Dean’s Statement on Black History Month 2021

Friday, Feb 05, 2021 Dean Scott Ryan

Black History Month 2021

February is Black History Month and it’s a designated time each year when we recognize and celebrate the contributions of African Americans to the history of our country and the world.

Chosen by the Association for the Study of African American Life and History, the theme of Black History Month for 2021 is "The Black Family: Representation, Identity, and Diversity."

This theme connects with the ideals and teachings of Social Work. This past year we’ve seen a tremendous upheaval in politics and in our society.  One area that, rightfully so, was brought to the forefront is the recognition and need to truly address racial injustice, inequality and systemic racism.

As we celebrate the numerous achievements and contributions of African Americans in building and developing of our country, we need to also recognize the issues facing the Black Family due to racial injustice, over policing of communities, police brutality, economic inequality, health disparity, poor housing, high unemployment or underemployment, poorly performing schools, discrimination and institutional racism.

Here in the School of Social Work, we take seriously our responsibility to educate a generation of Social Workers who recognize, understand and will not only speak out, but act to address these issues in our society.

As with any organization, there is always room for improvement. We’ve heard the call and know that addressing these issues starts first at home here in the School of Social Work. For the past year we’ve had a singular focus in ensuring our course curriculums, School events and classroom lectures include discussing these issues and how properly to address them. We’ve also embarked on an effort to ensure the culture and climate in our School exceeds the already high standards and expectations in the Social Work career field.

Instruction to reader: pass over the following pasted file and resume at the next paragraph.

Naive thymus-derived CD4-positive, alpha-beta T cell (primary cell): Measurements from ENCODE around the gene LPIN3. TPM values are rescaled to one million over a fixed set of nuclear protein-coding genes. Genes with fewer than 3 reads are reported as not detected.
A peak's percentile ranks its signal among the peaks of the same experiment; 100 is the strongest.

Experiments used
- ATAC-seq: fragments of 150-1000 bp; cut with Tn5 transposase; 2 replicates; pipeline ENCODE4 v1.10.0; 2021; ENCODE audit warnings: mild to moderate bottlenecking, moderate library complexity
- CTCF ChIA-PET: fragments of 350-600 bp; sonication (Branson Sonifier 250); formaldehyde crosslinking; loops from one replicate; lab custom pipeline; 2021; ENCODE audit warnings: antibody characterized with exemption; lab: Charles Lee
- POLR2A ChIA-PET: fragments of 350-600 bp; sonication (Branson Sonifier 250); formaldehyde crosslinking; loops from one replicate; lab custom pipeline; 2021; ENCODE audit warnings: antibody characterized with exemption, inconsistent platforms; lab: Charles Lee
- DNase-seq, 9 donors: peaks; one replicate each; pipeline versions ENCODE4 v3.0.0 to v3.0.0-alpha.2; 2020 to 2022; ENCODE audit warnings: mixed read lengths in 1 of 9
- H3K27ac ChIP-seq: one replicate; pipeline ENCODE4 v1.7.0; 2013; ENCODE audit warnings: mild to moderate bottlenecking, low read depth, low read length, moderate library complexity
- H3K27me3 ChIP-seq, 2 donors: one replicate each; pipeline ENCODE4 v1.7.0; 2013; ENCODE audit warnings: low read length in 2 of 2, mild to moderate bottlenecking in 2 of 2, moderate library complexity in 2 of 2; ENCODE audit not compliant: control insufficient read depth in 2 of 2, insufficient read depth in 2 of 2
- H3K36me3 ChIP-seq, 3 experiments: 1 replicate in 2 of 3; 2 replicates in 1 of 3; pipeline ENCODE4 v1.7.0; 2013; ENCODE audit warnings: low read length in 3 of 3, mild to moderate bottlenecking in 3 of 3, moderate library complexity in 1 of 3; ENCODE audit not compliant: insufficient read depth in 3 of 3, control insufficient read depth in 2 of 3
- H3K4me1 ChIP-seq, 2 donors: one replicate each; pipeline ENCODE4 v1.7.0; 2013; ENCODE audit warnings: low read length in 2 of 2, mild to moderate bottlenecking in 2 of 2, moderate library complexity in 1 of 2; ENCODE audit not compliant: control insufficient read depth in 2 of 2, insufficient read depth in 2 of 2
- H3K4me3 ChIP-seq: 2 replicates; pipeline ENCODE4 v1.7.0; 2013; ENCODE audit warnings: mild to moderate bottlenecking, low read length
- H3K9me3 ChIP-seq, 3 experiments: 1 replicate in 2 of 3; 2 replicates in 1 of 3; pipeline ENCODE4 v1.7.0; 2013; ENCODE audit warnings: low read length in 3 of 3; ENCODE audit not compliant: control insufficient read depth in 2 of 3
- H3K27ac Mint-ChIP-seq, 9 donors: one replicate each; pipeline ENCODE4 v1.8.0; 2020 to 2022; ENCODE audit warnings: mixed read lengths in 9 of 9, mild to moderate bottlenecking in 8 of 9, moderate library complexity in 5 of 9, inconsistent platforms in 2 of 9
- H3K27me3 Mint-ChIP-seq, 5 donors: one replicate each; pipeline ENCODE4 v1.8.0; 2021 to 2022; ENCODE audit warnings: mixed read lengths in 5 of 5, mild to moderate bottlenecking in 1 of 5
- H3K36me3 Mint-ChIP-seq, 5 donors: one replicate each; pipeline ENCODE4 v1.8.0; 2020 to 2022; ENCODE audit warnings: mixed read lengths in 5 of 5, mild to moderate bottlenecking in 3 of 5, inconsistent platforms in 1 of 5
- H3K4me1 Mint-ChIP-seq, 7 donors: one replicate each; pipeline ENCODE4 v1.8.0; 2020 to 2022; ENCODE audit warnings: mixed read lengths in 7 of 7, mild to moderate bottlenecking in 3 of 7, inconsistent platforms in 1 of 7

This past year Americans truly saw the deep and ugly stain of racism, inequality and social injustice. From George Floyd to Breonna Taylor to voter suppression to the Jan. 6 Capitol Insurrection riot, we see that America has yet to fully address and eradicate its original sins of racism, slavery and injustice. In addition, we’ve seen the vast disparity in health care and economic relief during the COVID-19 pandemic.

Last year we held a series of discussions related to addressing racial injustice, health disparities and systemic racism. We sponsored a Black Lives Matter protest to voice our concerns and frustrations with police brutality and the daily injustices that take place against African Americans. Many of our faculty, through their research and analysis of policy practices, are seeking solutions to dismantling oppressive and discriminating systems.

We have events starting this Friday and throughout the month of February, but also others being planned throughout the year to address issues affecting the Black Family and what Social Workers can do to advocate for change and justice.

I encourage all of you to attend and participate in our School of Social Work sponsored events as well as events taking place on UTA’s campus and in our community celebrating the vast achievements of African Americans, but also discussing and seeking solutions to issues affecting the Black Family.

In solidarity,

Scott Ryan 

Scott D. Ryan
Dean and Professor
School of Social Work
The University of Texas at Arlington